Is there example code for parsing function call expression from string?

I have a program which allows user to enter some function alike order such as : “scaled(side=buy, amount=100, orderCount=30)”, and the string will be parsed and map to a similar function call, is there anyway of doing it? I found there is a lexer and parser in Ocaml and read articles about simple math interpreter, but still not able to figure out a way to execute a function call. Or, is there a simple way of doing this without using lexer and parser?

To extend the idea of creating a lexer and parser for simple math interpreters, you want to add function application to your parse tree, having some structure such as:

module StringMap = Map.Make(String)
type t =
| Ident of string
| Int of int
| App of string * t StringMap.t

With your example scaled(side=buy, amount=100, orderCount=30) being parsed as

App("scaled", StringMap.of_list [
  "side", Ident "buy";
  "amount", Int 100;
  "orderCount", Int 30

(things are of course much more fun if function application operates on an expression rather than just named functions)

The evaluator is then something along the lines of:

(* Real logic; in OCaml *)

type side = Buy | Sell
let scaled side amount orderCount = (* Your logic here, perhaps returning a number *)

(* Interpreter for user-entered function calls *)
let fail () =
  failwith "This is not the kind of error handling you were looking for"

let int_of_t = function
| Int i -> i
| _ -> fail ()

let rec evaluate = function
| App("scaled", params) ->
    let kind = match StringMap.find "side" params with
    | Ident "buy" -> Buy
    | Ident "sell" -> Sell
    | _ -> fail ()
    let amount = int_of_t (StringMap.find "amount" params) in
    let orderCount = int_of_t (StringMap.find "orderCount" params) in
    Int (scaled kind amount orderCount)
| _ ->
    fail ()

with obviously some actual error handling (perhaps even some type checking…) and, especially if there are lots of functions, some meta-programming of the evaluator. In particular, if you have a vast number of such functions, that’s the kind of thing where ppx can be very useful, generating the interpreter automatically from the function code itself.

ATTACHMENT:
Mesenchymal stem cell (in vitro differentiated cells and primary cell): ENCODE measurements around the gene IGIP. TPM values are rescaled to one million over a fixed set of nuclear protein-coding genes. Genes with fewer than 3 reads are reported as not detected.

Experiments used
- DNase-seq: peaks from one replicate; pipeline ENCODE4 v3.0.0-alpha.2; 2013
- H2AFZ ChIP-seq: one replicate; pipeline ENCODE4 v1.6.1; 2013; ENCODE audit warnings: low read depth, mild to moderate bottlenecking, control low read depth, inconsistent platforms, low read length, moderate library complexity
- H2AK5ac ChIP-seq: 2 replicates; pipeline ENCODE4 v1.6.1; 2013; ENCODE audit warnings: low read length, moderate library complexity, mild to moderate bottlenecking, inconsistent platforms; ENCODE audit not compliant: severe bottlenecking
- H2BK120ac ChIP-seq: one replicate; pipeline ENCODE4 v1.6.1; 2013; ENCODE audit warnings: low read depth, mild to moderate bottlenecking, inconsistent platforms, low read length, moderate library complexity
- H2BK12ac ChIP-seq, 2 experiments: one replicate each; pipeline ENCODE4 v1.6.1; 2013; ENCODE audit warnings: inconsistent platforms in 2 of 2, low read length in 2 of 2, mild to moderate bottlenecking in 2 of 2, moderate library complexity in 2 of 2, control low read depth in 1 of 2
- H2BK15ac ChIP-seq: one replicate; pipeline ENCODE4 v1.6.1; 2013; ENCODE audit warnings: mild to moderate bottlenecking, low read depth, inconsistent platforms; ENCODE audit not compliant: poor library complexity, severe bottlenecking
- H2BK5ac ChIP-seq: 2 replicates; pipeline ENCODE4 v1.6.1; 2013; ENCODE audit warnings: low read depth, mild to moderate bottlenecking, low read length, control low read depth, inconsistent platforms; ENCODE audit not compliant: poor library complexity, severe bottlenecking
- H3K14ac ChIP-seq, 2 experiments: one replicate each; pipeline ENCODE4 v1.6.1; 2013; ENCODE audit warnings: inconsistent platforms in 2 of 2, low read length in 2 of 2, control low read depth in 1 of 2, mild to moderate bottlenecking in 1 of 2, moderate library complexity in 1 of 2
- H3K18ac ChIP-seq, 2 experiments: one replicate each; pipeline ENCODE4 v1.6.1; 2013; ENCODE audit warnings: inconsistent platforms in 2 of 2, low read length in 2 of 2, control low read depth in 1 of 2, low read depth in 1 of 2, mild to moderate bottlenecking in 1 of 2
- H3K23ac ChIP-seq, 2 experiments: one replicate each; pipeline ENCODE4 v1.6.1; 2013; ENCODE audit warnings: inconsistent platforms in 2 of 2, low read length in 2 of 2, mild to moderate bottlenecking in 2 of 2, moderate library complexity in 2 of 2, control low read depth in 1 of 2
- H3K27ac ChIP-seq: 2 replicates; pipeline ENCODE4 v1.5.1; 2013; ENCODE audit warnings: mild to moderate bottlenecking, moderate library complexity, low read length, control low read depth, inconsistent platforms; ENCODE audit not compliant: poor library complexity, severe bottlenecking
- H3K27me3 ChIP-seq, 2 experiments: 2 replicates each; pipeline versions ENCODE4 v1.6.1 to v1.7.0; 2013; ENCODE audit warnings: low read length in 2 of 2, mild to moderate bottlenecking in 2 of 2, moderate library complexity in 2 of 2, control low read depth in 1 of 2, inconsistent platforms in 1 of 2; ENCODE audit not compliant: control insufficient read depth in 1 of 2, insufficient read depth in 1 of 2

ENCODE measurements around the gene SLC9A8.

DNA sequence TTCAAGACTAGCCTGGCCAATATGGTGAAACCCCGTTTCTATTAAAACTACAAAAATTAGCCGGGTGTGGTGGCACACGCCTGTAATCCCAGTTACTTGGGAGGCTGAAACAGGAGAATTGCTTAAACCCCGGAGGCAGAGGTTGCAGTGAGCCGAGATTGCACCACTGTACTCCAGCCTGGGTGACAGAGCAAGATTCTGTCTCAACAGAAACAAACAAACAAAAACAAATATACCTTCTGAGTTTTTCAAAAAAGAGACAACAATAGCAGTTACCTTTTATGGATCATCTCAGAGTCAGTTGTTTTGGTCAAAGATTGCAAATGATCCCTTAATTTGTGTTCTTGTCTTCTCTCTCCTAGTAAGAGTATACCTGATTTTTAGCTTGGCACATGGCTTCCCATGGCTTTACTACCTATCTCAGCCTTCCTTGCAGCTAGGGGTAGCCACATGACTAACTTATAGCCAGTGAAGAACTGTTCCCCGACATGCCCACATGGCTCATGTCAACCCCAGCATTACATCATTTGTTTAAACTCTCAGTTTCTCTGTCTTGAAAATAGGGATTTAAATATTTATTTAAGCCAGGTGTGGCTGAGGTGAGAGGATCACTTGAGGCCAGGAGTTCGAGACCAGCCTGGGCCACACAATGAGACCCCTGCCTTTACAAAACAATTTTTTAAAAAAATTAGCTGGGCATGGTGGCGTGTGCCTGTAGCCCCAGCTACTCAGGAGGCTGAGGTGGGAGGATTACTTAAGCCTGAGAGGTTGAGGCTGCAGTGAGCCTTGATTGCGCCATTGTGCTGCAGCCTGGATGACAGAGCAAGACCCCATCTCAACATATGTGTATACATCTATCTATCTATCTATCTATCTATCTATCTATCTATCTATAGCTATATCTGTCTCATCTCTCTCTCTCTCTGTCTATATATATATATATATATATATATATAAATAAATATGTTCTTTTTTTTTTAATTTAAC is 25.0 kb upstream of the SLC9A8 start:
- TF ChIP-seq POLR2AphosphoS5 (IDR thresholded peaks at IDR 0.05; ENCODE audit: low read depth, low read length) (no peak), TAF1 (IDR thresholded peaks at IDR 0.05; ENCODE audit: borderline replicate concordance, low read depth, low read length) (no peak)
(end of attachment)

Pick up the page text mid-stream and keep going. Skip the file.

Whether that counts as simple is subjective :slightly_smiling_face: Many years ago, I went through a phase where every system seemed to end up with at least a type checker and usually with parametric polymorphism… these days, I find it’s quicker turn the problem around and embed whatever I’m doing directly in OCaml instead :grin: Which does sort of answer the second part of your question - there isn’t a magic/simple way of doing this without parsing the string, indeed, other than using OCaml (or another embeddable language - it’s years since I actually used it, but I’ve had systems in the past in OCaml which included SpiderMonkey and permitted user-scripting via JavaScript, but where all the logic being called was OCaml functions provided using SpiderMonkey’s FFI).

Thanks! @dra27, I will make a tiny program to test the idea!

Here’s another approach that you may find interesting, which consists of using the Angstrom parser combinator library.

I’m pretty noobish at this though. For simplicity, you can exclusively use the >>= operator.

Here’s how you can think of it:

I describe the fragments that I’m parsing, to then either use or ignore what comes out of this description via >>=

Each of those descriptions has a my_thing Angstrom.t type

open Printf